Britain truly is the home of organised sport, and her sporting influence is felt across the globe. Whether you’re a South American footballer, a North American golfer, an Indian cricketer, an Australasian Rugby star, or a Chinese snooker player, you owe it all to the sporting heritage of the UK.
This article aims to tap into the lucrative market of British sporting tourism. The ten featured cities range from the metropolis of London, to smaller destinations such as Preston and St. Andrews.
London is easily the UK’s largest city, so it not surprising that some of the nation’s most famous sporting venues are found here. The north London skyline is dominated by the newly refurbished Wembley Stadium, which plays host to international matches, and domestic cup finals, such as the F.A. Cup. In addition to the national arena, there are also a dozen league clubs to be found in and around London.
The English Rugby Union side also play their home games in North London, at the majestic Twickenham Stadium, with its 80,000 capacity. Tennis enthusiasts flock to the lawns of Wimbledon for a fortnight each summer, to view the oldest Grand Slam tournament.
Whilst the spiritual home of World Cricket is also to found in London, at Lord’s Cricket Ground. Finally, from 2012 onwards the sporting tourist will have the chance to visit the Olympic Stadium in the East End of the capital.
Whereas Aintree in Lancashire claims the Grand National, the town of Cheltenham holds the three-day racing festival that offers the tourist the best atmosphere of any Horse Racing event in the world.
This is due in part to the pleasant Cotswold Hills that overlook the Race Course, and the high standard of equestrianism, but above all the wave of Irish punters who flock annually to this elegant corner of England.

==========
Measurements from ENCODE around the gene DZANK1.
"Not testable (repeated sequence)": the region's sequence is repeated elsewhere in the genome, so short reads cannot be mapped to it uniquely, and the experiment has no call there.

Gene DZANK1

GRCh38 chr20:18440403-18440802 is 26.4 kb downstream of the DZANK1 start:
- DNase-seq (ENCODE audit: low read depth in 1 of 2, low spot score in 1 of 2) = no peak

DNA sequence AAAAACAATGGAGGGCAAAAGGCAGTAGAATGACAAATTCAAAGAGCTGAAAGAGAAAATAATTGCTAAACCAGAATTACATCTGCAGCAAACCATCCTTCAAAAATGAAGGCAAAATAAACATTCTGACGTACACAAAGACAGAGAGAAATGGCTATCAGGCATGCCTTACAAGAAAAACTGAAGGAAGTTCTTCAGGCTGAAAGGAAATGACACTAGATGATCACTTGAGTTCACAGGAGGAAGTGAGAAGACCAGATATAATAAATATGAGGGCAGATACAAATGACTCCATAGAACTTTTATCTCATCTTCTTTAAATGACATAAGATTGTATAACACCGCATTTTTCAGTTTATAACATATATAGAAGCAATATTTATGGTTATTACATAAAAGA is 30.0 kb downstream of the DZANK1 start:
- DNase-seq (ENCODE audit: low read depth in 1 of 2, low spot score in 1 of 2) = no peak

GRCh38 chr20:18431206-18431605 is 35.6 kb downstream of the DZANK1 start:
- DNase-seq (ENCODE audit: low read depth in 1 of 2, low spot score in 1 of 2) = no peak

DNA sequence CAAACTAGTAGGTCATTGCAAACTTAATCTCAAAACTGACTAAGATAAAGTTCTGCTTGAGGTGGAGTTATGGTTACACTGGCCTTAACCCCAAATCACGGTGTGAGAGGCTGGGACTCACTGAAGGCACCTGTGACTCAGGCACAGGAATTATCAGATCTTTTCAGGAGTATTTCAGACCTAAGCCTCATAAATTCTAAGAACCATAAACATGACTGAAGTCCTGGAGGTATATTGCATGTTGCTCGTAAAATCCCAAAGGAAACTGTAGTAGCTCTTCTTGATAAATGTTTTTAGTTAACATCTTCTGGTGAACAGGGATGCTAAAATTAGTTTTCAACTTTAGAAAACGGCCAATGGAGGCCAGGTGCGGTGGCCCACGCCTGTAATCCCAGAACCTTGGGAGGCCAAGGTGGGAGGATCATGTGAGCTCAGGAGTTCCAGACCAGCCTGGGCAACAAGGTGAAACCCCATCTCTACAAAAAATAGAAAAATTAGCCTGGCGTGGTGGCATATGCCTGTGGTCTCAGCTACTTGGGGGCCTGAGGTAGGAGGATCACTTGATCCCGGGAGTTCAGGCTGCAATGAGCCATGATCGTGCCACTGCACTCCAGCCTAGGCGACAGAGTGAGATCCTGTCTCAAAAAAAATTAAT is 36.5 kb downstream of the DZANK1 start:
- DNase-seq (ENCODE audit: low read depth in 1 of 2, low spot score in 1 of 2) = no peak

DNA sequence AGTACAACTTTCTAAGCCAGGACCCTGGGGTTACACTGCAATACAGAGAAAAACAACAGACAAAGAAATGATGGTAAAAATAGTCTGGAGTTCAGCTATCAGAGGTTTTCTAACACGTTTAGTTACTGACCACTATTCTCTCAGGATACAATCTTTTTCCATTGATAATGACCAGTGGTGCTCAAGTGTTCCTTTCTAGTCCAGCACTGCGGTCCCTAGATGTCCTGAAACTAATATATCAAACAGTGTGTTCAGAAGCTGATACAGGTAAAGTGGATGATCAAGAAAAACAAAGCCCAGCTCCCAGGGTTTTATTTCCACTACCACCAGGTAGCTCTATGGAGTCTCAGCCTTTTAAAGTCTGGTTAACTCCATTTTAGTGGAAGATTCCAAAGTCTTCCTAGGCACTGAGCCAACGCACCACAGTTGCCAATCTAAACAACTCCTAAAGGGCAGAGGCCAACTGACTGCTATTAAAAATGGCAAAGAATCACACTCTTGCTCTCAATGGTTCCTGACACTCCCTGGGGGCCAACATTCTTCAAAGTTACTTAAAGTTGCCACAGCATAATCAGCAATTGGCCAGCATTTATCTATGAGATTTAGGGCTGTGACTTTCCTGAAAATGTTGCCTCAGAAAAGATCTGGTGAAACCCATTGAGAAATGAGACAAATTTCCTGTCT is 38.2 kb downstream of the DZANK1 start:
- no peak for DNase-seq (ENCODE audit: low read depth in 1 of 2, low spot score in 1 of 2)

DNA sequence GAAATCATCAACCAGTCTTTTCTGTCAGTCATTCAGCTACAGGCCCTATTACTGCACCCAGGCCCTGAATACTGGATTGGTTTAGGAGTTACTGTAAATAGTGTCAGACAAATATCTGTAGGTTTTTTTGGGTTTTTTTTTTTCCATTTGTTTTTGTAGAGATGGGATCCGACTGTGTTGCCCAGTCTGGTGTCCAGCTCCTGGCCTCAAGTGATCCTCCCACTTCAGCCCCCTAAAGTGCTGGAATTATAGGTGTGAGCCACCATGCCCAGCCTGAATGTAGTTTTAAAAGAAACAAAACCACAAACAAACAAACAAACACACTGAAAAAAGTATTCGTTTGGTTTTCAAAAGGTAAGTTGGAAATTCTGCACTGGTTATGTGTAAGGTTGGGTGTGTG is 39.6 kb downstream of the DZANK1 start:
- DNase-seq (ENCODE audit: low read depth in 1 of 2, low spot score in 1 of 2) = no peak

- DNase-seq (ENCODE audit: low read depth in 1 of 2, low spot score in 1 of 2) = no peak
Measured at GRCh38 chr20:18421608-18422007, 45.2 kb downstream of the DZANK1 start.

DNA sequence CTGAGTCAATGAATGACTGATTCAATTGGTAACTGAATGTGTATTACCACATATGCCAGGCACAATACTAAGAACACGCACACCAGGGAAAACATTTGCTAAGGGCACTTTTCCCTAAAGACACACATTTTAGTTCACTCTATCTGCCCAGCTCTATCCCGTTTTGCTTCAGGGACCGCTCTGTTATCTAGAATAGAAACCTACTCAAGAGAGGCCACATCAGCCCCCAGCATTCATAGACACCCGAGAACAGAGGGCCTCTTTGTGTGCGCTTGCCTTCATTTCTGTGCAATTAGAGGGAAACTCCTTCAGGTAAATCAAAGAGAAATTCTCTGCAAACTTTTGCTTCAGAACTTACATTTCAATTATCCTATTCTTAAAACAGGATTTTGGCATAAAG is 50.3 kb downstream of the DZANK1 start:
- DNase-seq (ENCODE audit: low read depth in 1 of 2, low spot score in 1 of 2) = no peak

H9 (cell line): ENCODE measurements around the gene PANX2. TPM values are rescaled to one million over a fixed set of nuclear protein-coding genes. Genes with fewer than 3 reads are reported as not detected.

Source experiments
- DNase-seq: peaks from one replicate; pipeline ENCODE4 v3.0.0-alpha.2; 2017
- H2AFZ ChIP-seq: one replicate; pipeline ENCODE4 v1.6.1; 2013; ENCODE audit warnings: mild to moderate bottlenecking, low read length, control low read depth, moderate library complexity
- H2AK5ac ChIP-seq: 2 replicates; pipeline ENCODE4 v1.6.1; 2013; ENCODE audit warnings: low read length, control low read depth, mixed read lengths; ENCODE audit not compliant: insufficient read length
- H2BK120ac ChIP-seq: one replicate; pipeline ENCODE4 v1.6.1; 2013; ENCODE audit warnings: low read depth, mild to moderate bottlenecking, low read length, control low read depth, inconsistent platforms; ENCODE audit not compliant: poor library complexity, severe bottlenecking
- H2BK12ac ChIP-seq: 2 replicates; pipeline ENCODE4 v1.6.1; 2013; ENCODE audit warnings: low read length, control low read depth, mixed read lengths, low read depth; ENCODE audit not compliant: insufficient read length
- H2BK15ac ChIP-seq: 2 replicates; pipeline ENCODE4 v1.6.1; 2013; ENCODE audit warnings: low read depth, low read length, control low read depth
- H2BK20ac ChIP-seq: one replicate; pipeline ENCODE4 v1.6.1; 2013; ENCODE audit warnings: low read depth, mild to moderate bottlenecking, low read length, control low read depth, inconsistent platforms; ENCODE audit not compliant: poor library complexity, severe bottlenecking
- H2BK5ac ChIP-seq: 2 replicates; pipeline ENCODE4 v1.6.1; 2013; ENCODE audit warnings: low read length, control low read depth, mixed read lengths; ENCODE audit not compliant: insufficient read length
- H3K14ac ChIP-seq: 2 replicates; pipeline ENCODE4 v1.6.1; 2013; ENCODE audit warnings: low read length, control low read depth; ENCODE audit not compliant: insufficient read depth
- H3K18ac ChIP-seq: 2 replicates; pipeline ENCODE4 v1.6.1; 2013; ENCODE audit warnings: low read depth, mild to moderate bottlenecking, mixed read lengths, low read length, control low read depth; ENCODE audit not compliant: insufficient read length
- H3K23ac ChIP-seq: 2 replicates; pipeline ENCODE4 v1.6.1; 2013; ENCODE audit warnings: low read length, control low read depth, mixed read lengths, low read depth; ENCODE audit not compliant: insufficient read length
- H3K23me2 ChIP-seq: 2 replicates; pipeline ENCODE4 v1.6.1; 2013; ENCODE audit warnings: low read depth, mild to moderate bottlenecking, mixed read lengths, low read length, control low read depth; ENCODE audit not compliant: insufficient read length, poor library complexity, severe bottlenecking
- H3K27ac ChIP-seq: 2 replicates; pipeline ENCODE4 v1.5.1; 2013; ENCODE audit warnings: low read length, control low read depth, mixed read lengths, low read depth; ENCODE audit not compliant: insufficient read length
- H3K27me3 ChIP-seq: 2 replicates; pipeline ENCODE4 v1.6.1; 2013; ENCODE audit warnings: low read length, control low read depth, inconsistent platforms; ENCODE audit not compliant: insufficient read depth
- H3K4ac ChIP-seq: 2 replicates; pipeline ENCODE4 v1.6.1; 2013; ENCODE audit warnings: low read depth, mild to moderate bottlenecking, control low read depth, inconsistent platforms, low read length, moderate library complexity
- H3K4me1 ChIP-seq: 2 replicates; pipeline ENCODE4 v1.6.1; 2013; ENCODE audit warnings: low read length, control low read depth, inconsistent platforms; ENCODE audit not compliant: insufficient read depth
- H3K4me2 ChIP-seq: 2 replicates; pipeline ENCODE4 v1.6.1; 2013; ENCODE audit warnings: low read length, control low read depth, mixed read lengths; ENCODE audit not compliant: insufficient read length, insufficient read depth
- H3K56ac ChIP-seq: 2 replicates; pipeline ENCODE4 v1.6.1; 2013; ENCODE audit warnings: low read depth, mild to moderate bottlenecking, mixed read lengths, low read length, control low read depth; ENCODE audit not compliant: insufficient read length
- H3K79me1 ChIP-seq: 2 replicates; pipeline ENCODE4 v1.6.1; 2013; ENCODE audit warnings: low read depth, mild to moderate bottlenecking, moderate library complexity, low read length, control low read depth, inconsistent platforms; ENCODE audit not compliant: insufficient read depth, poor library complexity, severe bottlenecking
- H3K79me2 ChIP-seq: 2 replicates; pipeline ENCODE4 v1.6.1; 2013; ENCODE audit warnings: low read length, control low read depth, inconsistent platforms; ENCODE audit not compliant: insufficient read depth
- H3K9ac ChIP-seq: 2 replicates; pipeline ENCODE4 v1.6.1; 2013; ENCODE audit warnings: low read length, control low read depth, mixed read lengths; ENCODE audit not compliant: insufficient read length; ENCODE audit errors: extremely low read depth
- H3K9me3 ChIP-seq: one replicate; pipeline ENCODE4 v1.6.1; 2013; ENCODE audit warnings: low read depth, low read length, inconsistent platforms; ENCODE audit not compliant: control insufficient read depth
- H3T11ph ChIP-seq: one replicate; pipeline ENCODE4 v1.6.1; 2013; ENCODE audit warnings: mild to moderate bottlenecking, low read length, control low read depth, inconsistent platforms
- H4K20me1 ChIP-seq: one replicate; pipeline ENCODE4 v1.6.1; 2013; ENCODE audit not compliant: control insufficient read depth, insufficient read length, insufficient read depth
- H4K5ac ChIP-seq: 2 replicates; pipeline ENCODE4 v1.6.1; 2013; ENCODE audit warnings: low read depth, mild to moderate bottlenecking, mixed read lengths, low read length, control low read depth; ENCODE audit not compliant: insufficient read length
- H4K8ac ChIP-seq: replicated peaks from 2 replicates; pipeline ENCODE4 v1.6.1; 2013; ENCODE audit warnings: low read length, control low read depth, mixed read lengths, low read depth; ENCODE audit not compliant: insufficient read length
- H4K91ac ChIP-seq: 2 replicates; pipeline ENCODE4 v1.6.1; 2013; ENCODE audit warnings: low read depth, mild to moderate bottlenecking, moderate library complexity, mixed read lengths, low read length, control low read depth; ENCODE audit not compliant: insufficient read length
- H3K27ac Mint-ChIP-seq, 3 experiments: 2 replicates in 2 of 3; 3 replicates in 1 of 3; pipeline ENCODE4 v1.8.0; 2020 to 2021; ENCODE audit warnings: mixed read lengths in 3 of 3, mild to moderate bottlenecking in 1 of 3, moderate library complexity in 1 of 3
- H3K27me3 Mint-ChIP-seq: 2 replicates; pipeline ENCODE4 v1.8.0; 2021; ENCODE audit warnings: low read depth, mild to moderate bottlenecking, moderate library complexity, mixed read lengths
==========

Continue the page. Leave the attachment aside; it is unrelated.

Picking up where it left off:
Every March the usually sleepy town is transformed into a home from home for thousands of Irish racing enthusiasts, even when there isn’t an Irish trained winner, the Guinness is sure to flow long into the night.
Rugby Union was invented in an English Public School almost two hundred years ago, but the spiritual home of British rugby is undoubtedly in South Wales. There are many proud ‘Rugger’ towns in the vicinity, but Cardiff is the site of the Millennium Stadium, with its retractable roof.
Built as a replacement for Cardiff Arms Park, the most hallowed of twentieth century rugby grounds, the Millennium Stadium represents not only the pastime of Wales, but also the regeneration of the Welsh capital.
The Millennium Stadium also hosted the English F.A. Cup between 2001 and 2007, during the renovation of Wembley Stadium.
The East Midlands city of Nottingham is the smallest English city with two football teams, Notts. County and Nottingham Forest, the latter having twice won the European Cup. The riverside stadium of Trent Bridge is a scenic venue for Test Match cricket.
In addition, the National Water Sports Centre is one of the most impressive leisure facilities in Britain. The fast-flowing artificially created rapids challenge Britain’s elite canoeists, kayakers, and white water rafters.
Whilst the two kilometre long Regatta Lake caters for the needs of Britain’s hugely successful Olympic rowing team.
Both Sheffield football teams, Wednesday and United have been crowned English champions, but perhaps the hilly Yorkshire city’s most famous sporting association is with snooker.
The Snooker World Championship is held every spring in Sheffield, in what is literally the most dramatic setting for any high profile sporting event, the Crucible Theatre.